The Rabbi and the Kibbutznik
The cultural and religious dichotomy could not have been stronger. He was out of central casting. His name is Uddi, an old fashioned kibbutznik, the shirt out, the hair weathered. Despite dozens of trips to Israel, I hadn't seen such a guy in a long time. We met on the Lebanese border that weaves between the hills that straddle the northern Galilee. His kibbutz, Yiftach, was one of those that in the fifties had battled between the primacy of Zionism, Socialism and Communism, leaving scars that are remembered even decades later.
We had arrived in Israel on Monday five hundred strong. It's the largest organized group of the year, but so unlike many others that come. Our group didn't fit into one ideological stream. It was diverse. Jews, observant and not, some who never miss a minyan, and others who have not stepped into a synagogue on Yom Kippur for years. Chabad's adult education arm, the Jewish Learning Institute (JLI) organized the "Israeli Experience," bringing delegations of rabbis and community members from more than 35 cities from across the US.
After visiting the border we heard the local story in the kibbutz clubhouse. The exuberance of the early years, the ideological battles that marked its growth, the more recent economic challenges. The re-imagining of the Kibbutz that even allows young couples who are not members to build homes. Surprisingly, the clubhouse doors were adorned with Mezuzahs. Tucked off the side of the room was an Ark with a Torah and Aron Kodesh. The women preparing the coffee and refreshments told me, "we have services twice a year, Yom Kippur and Purim."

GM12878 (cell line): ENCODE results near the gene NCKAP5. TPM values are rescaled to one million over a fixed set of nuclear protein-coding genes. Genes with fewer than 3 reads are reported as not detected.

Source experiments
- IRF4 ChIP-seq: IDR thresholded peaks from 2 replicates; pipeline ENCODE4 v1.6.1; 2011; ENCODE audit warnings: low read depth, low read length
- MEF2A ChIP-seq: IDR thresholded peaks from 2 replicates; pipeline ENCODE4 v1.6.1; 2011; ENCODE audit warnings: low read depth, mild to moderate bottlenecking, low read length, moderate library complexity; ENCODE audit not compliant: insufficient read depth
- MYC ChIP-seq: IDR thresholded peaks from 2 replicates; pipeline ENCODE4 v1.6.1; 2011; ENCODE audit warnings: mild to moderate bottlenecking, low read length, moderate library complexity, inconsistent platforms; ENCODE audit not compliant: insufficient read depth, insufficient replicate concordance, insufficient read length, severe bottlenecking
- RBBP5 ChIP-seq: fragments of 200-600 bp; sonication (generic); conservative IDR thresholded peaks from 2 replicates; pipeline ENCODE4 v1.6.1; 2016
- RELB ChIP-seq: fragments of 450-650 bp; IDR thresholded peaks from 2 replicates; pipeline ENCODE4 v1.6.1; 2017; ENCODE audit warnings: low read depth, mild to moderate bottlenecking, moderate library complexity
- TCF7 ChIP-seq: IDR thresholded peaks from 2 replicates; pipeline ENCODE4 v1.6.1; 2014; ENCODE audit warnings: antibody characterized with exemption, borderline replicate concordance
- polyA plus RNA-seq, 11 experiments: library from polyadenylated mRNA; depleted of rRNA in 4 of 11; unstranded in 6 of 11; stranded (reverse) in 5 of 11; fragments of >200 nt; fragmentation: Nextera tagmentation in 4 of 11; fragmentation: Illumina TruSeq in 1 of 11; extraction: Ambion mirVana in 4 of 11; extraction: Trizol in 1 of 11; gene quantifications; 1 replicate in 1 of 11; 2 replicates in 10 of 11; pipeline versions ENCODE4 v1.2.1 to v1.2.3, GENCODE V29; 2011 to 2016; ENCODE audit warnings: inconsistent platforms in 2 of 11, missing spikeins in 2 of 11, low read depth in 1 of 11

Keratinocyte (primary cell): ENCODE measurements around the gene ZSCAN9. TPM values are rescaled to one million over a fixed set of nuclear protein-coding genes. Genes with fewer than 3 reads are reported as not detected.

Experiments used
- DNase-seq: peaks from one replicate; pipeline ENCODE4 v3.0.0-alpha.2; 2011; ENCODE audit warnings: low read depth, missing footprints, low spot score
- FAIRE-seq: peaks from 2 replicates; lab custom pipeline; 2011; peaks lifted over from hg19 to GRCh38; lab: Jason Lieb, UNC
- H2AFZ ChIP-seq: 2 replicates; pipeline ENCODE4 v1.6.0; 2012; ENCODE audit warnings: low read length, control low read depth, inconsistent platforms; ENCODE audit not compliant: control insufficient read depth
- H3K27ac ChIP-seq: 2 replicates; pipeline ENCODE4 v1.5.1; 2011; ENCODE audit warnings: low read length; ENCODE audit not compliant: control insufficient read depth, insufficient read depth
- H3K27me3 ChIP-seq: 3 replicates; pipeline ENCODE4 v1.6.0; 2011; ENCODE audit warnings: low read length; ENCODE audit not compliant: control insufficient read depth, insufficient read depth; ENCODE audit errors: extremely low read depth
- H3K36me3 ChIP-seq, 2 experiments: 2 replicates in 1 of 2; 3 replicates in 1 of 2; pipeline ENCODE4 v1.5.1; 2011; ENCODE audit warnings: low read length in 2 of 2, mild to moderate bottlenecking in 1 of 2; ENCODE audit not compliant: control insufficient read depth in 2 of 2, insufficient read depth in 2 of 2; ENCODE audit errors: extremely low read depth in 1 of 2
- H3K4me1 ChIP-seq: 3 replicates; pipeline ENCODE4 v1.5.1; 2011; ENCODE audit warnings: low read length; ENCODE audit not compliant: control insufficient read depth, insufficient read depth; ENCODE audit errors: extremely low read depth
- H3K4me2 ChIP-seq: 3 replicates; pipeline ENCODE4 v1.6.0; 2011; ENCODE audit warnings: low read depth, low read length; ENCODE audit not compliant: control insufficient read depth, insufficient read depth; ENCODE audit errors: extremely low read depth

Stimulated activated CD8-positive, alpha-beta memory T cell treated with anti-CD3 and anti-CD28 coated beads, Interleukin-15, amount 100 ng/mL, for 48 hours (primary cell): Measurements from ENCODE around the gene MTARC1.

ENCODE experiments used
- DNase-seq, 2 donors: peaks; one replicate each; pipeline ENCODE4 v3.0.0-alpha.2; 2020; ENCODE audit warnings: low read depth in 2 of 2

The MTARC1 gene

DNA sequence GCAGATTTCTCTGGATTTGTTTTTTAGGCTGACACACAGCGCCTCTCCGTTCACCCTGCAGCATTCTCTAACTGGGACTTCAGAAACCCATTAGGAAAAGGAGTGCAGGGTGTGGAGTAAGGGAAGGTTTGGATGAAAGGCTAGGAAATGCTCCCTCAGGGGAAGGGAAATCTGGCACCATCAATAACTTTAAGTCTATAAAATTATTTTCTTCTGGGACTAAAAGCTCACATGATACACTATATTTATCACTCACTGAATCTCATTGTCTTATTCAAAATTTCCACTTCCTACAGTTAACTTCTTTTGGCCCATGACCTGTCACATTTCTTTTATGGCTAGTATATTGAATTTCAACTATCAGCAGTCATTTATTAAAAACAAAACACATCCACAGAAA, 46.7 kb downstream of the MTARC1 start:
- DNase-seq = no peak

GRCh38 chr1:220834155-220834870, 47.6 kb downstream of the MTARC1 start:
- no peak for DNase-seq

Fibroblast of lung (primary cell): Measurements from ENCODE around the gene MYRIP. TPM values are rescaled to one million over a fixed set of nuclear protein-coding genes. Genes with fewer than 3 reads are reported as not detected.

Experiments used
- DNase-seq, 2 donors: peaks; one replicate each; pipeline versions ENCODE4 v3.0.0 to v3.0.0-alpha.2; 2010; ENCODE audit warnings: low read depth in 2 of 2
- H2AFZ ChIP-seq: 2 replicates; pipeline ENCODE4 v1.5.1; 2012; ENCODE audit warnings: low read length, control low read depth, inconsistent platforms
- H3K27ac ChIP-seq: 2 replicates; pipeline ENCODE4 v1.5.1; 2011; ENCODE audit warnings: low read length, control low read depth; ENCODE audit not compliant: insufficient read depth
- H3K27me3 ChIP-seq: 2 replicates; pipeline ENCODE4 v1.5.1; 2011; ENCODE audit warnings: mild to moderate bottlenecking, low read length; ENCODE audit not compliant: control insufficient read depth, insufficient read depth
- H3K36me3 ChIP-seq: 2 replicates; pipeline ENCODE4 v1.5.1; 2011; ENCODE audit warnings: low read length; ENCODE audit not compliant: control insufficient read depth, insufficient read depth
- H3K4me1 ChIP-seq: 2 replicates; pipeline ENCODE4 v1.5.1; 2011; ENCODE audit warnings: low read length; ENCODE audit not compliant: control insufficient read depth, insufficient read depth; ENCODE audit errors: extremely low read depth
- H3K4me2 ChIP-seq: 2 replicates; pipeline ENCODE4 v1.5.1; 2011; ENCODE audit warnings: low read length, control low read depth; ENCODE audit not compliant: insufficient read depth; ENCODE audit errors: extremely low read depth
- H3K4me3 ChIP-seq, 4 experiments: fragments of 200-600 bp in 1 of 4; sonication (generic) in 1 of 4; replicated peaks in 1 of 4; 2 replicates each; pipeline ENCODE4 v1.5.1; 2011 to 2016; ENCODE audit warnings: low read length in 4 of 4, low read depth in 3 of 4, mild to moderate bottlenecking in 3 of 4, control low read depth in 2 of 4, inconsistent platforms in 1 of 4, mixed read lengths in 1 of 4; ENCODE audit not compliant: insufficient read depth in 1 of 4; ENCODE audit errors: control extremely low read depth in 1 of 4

Earlier in the day, we had wandered the streets of the mystical Safed. Scribes showed our group how to write Torah Scrolls. An artist told them he had left the "California dream" for a life of spirituality in the "city of Kabbalah." We toured the ancient synagogues and told stories of the great rabbis who breathed life into Judaism centuries ago, that continues to uplift even today.
But it was in the leftist Kibbutz that I discovered what really stands at the core of our connection with Israel and the Jewish people. When Uddi finished his presentation and we were getting ready to leave, one of the rabbis thanked him. "We admire your tenacity, standing here on the edge of the country for all of us," he said. The Rabbi had looked to find value in the other, despite the clear ideological divisions. He was looking to find the unique good in each person.
Let's not fool ourselves. There are real questions that divide Jews in Israel and in the Diaspora, issues that are not going away. The ideological divide between secular and religious, right and left is becoming more acute in Israel. Nor are the issues simple. The question is: even if we have strong feelings can we still see the good qualities in another? Can we look beyond our differences to the nobility that we all possess as G-d's creation? In a secular Kibbutz, a Chassidic rabbi expressed his admiration for the self-sacrifice of a gruff leftist Kibbutznik. The lesson is clear. As Jews we all have a common destiny and responsibility for each other. At a kibbutz in Israel's north I saw this was possible and realized much more connects than divides us.